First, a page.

Dan Slevin reviews a romantic film about a Chinese chef stuck in rural Finland.
Dan Slevin: In this game, usually the last refuge of a scoundrel is to call a film 'predictable'.
"Of course you think it's predictable," readers and listeners cry! "You watch hundreds of films a year, of course they will all start blend in together. We only get to watch one film a fortnight - if we're lucky - so everything we see seems fresh and innovative."
Well, I'm sorry to say that our first film this week would seem predictable even if you've never seen a film before in your life. It is a tale as old as time, as they say, only the finer details provide a little bit of novelty.
Master Cheng is about a great Chinese chef (played by Pak Hon Chu) who finds himself stranded in rural Finland and language difficulties mean that most communication between him and the locals occurs in a kind of butchered English.
With his young son, Cheng is looking for a character called Fongtron but nobody of that name exists in the town. Disconsolate, and about to give up, a coach load of Chinese tourists breaks down outside the diner belonging to pretty Syrkka whose only culinary achievements appears to be a dozen different ways with sausage, mashed potato and coleslaw.
Cheng sees an opportunity to help out and with the help of the local convenience store, finds enough noodles and chicken to feed the hungry masses. So good is his food that the tour guide promises to return regularly and Syrkka sees a chance to team up with Cheng - even though he has no work permit. That will be important later on, mark my words.
It doesn't take long before Cheng's skills are also winning over the crusty old locals, who think they are far too white and heterosexual to eat exotic food like Chinese but by using fresh ingredients like the fish he catches from the lake and local reindeer they discover that his cooking not only tastes good but it makes them feel good, too.
And the widower Cheng finds that the bonds between him and the lonely spinster Syrkka (played by Anna-Maija Tuokko) are becoming about more than just satisfied customers. He slowly melts and reveals the secrets of his past and she starts to hope that the diner in the Finnish countryside isn't the end of the world after all.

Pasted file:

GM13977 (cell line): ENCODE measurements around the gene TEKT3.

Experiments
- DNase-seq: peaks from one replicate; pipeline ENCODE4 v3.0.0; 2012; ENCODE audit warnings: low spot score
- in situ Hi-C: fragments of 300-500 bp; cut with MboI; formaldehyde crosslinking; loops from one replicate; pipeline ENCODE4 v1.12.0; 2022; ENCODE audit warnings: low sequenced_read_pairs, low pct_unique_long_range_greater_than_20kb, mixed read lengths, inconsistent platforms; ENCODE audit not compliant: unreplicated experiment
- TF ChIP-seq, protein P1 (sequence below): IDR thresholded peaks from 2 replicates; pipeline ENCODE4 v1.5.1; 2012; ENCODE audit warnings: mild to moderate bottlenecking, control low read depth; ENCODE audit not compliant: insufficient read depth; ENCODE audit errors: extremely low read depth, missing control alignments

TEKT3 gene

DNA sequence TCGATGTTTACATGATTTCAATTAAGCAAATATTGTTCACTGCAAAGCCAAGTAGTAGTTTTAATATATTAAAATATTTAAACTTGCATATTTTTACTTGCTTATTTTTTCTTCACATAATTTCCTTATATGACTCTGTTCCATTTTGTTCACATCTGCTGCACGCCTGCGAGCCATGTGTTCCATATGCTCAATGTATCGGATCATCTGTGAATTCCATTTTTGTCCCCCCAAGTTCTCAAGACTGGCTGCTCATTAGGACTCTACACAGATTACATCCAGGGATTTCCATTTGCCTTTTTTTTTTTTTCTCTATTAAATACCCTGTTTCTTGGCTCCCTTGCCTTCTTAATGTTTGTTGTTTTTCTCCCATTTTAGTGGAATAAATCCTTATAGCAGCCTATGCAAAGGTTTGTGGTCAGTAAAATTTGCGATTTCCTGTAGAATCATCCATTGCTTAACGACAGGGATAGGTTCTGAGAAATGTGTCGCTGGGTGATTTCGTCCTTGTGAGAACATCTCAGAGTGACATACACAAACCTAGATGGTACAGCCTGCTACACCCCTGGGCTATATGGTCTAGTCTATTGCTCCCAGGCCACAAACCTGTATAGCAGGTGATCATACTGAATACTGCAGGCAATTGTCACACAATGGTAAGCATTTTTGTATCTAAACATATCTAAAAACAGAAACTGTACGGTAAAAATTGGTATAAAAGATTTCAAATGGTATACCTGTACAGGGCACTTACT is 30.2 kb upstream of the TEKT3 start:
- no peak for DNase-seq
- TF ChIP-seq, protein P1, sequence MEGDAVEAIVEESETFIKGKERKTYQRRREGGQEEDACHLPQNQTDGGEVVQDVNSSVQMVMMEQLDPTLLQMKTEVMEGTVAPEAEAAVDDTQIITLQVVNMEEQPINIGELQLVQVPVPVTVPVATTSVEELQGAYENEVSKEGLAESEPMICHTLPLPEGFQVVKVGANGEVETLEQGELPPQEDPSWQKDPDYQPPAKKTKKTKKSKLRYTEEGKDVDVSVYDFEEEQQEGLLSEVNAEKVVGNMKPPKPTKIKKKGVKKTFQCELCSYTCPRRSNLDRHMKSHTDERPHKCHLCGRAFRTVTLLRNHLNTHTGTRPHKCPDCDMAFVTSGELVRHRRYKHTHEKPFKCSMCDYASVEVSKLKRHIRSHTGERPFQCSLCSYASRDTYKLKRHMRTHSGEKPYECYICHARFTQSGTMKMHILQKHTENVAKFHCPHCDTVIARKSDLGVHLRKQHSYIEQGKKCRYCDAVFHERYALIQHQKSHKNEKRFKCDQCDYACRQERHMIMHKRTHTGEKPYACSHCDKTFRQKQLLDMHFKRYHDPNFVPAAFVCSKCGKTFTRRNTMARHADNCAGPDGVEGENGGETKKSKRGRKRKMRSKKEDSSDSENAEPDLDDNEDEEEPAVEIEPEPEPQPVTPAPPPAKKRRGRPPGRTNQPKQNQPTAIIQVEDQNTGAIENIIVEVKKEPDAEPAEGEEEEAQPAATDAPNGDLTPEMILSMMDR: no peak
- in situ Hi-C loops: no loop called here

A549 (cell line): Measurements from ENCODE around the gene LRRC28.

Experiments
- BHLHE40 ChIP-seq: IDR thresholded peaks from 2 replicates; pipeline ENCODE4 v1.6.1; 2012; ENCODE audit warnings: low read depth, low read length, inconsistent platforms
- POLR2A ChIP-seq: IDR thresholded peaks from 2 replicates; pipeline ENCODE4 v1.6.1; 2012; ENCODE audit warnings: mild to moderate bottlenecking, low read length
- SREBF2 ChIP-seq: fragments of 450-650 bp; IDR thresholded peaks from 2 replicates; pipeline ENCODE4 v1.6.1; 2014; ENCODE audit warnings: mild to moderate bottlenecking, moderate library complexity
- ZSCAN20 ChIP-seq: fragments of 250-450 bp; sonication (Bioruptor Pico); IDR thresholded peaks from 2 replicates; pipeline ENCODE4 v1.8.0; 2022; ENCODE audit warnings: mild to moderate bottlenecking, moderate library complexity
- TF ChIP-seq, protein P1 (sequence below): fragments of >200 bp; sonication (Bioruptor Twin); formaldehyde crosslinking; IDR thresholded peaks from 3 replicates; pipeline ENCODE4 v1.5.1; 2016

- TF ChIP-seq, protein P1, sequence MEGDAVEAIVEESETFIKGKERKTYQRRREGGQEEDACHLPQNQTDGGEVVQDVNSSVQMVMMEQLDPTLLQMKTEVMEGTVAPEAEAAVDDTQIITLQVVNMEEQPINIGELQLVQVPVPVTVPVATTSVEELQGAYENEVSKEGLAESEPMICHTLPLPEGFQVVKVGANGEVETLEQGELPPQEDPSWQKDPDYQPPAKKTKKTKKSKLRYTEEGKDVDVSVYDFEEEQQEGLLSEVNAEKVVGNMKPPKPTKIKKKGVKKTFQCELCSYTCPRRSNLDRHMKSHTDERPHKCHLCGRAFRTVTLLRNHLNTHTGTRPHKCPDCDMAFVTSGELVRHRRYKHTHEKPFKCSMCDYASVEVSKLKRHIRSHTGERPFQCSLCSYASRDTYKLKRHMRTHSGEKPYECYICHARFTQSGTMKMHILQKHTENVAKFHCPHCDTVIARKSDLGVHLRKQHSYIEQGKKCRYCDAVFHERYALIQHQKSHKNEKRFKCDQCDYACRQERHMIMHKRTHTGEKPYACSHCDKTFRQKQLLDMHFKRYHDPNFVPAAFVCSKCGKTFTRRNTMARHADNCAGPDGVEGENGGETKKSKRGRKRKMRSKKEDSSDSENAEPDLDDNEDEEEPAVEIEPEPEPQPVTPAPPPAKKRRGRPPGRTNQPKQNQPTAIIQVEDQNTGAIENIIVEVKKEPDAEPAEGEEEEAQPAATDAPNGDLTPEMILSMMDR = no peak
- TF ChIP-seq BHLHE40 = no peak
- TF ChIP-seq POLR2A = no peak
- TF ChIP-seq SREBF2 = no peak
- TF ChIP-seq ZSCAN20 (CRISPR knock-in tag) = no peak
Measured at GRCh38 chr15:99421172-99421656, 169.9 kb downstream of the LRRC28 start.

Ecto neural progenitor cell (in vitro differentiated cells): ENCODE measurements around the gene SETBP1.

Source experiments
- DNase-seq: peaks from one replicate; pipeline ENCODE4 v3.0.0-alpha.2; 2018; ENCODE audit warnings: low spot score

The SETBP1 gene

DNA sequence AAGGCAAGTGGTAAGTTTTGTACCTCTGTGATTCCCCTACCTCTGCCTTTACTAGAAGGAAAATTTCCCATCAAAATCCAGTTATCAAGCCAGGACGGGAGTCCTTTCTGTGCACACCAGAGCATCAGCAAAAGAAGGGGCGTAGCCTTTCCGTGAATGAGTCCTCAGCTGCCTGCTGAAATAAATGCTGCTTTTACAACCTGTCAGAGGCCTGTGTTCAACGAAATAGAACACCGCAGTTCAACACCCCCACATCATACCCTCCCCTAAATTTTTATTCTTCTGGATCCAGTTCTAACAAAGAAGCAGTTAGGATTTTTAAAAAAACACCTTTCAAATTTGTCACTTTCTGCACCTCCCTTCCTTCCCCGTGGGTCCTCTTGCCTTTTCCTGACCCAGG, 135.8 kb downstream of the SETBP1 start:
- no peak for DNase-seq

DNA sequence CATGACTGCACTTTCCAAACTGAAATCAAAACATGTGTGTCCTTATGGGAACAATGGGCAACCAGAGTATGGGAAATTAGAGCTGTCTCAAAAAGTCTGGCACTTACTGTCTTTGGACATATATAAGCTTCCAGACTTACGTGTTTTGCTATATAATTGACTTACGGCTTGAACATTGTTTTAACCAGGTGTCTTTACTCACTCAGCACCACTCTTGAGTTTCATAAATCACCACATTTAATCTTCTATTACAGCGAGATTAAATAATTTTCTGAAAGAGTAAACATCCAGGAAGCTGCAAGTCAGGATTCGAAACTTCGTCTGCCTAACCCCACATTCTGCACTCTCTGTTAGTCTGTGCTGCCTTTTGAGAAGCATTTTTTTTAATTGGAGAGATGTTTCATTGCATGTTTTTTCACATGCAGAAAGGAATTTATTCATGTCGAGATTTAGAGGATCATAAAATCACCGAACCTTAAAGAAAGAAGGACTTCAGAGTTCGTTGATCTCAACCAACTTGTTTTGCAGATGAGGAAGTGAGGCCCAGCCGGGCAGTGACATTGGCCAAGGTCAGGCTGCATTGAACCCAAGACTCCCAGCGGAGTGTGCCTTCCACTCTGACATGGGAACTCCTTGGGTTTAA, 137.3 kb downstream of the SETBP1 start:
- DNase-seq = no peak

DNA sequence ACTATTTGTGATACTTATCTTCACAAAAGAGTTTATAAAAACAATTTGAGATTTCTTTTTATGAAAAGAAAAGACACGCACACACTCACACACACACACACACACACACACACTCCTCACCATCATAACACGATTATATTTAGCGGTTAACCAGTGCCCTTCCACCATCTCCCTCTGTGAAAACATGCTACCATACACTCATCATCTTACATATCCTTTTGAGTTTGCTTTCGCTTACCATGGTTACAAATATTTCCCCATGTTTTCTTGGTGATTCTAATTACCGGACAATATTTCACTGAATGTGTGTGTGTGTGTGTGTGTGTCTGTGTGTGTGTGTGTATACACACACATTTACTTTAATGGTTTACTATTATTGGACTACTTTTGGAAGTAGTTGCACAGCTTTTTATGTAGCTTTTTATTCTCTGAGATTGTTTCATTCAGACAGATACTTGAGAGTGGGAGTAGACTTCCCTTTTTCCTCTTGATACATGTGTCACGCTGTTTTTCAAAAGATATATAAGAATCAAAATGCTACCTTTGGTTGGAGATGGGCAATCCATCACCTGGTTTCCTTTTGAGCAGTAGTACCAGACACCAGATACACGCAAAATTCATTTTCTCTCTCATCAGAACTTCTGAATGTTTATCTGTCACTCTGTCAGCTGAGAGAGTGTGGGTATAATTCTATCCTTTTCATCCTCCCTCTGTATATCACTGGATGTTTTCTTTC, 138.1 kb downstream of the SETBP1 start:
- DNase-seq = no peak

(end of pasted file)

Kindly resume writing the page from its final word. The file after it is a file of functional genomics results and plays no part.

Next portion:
Directed by the rather more commercially minded of the two Finnish filmmaking Kaurismaki brothers, Mika, this is a fish-out-of-water story we've seen and read and heard a thousand times - Stranger arrives in town and the locals are initially suspicious but eventually, his special skills come in handy and they all learn something about each other and grow and all that.
He could be a samurai or a gunfighter, a poet or a teacher, but either way, he'll woo the lonely widow and build a home in this strange land.
Master Cheng is an especially conservative version of the tale, romanticising everything it touches. Cheng is Chinese in all sorts of stereotyped ways - he does Tai Chi, hangs lanterns, lets off fireworks.
The locals are proudly and iconoclastically Finnish, introducing our hero to all the most famous aspects of their culture.
We mentioned reindeer before but he also manages a sauna, smacked about with birch branches, skinny dipping in the lake and boozing. By the end, you'd swear they were all made for each other.
The film makes it seems as if provincial Finland has never seen a Chinese person - which I find difficult to believe, frankly - and that despite only being a half hour's drive from the next town and its large supermarket and pizza joint they are happily blinkered in their attitudes to both cuisine and culture.
Never mind, this is crowd-pleasing and unchallenging tosh which might be just the ticket during times like these. And the food preparation sequences look lovely and I expect will make you hungry. I fancy some herbed reindeer myself right about now.
MASTER CHENG is rated PG is playing in select cinemas across New Zealand now.